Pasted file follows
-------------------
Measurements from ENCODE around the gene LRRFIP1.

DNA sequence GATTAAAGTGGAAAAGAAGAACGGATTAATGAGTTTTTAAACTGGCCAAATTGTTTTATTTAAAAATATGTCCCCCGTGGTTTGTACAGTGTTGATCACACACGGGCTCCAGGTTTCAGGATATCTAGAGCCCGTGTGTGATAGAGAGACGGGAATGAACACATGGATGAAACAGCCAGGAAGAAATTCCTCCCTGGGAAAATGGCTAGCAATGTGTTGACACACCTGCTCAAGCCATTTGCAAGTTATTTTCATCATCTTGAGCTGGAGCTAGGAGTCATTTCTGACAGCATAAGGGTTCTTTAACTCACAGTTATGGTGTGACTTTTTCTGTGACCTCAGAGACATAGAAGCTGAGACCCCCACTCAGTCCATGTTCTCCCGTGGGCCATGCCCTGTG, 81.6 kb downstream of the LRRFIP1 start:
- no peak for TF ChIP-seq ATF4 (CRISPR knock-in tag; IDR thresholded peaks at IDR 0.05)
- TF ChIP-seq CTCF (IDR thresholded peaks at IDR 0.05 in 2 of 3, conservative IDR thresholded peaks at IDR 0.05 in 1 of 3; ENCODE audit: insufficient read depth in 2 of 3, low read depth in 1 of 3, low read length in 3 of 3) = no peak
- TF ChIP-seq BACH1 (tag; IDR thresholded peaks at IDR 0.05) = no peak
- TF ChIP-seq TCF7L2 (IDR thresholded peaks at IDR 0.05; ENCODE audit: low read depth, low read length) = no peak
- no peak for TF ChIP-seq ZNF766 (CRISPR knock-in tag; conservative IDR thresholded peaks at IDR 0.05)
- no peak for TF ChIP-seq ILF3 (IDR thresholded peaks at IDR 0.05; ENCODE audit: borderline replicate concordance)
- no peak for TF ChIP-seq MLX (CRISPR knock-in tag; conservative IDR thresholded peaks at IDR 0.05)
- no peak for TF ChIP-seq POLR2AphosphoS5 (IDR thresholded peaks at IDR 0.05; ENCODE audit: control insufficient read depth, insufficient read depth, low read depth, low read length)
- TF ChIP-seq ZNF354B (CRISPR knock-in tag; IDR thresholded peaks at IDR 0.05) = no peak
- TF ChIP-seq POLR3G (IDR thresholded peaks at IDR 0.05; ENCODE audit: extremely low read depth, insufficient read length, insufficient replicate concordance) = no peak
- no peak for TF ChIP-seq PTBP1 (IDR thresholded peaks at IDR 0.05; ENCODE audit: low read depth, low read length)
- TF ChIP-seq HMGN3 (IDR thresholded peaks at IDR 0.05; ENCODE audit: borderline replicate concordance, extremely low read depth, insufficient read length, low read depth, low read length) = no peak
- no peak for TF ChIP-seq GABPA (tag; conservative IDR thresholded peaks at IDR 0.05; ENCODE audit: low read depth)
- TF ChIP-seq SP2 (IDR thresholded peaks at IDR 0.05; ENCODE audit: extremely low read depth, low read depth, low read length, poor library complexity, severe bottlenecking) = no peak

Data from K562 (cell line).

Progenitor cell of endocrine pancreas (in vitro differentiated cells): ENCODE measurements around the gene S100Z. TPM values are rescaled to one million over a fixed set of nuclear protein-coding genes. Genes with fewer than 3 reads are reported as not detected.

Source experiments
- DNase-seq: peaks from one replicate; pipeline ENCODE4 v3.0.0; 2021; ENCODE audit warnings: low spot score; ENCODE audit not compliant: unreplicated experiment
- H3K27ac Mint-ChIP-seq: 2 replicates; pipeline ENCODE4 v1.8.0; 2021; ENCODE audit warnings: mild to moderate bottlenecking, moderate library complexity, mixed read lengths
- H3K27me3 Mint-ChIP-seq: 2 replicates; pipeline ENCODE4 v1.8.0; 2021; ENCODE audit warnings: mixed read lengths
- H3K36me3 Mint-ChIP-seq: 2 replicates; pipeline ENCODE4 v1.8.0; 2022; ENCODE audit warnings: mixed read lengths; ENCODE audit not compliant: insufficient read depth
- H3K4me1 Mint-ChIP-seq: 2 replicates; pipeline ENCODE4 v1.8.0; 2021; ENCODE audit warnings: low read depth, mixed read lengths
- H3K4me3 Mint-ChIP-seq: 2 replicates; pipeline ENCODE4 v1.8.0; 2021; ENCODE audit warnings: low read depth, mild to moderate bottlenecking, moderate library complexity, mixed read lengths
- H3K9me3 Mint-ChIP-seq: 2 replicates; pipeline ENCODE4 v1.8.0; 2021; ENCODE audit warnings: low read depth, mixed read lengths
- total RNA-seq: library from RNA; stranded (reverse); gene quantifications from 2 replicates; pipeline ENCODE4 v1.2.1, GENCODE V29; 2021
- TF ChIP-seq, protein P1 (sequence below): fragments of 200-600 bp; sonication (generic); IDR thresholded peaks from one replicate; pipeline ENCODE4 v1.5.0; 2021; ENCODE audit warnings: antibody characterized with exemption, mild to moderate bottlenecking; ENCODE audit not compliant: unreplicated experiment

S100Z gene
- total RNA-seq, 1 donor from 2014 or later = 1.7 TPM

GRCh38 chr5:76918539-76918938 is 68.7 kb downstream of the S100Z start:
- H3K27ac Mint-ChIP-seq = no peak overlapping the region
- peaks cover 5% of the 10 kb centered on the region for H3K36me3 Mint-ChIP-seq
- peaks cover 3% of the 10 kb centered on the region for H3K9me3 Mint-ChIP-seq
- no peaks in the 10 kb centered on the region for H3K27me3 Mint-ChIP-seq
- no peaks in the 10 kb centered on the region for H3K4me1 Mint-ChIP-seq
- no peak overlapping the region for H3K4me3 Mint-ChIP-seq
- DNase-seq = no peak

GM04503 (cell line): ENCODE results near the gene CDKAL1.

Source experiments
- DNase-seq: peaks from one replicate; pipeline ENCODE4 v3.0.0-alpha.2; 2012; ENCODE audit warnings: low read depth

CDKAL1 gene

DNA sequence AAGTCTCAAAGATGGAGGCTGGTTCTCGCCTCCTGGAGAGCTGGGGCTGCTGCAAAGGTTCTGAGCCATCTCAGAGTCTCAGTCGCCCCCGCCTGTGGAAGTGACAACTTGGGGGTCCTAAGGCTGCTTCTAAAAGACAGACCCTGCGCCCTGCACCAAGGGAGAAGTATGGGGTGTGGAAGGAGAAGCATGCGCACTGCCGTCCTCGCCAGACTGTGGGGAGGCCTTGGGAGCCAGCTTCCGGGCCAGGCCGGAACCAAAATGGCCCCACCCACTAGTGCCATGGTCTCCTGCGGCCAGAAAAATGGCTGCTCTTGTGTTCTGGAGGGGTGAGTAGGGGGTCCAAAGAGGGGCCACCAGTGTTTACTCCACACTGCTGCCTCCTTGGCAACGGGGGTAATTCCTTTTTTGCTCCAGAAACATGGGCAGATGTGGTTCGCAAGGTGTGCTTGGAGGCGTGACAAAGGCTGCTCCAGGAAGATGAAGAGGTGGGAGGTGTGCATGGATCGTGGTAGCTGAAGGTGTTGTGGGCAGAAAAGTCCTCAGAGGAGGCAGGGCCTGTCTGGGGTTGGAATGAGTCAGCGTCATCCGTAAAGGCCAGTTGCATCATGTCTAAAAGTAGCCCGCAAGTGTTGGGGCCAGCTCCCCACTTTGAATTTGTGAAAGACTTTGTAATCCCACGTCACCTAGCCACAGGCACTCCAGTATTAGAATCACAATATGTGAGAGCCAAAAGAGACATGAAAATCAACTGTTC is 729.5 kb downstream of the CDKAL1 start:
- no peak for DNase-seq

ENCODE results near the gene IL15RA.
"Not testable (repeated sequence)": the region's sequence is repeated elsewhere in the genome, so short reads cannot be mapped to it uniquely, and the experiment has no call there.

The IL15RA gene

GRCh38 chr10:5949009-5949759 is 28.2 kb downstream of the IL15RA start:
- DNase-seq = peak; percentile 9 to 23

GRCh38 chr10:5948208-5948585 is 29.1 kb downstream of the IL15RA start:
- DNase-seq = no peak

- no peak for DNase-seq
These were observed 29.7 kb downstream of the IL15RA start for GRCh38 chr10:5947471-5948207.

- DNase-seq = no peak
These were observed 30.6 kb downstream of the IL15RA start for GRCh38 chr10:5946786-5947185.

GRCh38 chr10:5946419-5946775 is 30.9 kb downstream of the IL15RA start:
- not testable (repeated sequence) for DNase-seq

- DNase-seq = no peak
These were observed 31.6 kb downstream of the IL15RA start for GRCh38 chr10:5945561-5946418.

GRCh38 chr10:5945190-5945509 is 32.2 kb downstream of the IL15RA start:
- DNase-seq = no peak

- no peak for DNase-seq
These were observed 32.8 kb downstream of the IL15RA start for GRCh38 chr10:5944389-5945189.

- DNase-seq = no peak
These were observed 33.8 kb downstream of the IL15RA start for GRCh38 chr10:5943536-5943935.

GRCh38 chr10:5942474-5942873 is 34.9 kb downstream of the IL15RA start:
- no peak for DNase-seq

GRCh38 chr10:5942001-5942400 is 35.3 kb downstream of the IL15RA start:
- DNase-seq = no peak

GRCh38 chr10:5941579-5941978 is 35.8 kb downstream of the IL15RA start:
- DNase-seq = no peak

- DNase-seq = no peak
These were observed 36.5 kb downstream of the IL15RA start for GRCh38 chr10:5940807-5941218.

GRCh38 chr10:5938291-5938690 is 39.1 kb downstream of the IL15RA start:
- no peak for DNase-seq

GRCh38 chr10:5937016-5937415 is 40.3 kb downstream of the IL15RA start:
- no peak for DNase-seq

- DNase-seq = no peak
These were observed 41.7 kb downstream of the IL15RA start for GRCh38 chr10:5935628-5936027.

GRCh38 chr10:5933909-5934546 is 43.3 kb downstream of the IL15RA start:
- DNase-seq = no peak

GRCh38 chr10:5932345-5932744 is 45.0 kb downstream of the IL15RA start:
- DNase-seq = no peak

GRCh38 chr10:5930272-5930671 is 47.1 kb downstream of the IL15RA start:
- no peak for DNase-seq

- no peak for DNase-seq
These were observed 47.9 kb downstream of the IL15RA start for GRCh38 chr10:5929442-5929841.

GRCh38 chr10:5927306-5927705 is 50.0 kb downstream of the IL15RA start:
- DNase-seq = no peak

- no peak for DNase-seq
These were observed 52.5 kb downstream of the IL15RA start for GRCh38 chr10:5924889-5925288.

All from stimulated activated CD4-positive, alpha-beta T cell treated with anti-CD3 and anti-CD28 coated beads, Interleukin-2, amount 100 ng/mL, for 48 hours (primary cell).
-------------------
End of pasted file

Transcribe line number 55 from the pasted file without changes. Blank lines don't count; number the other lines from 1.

These were observed 30.6 kb downstream of the IL15RA start for GRCh38 chr10:5946786-5947185.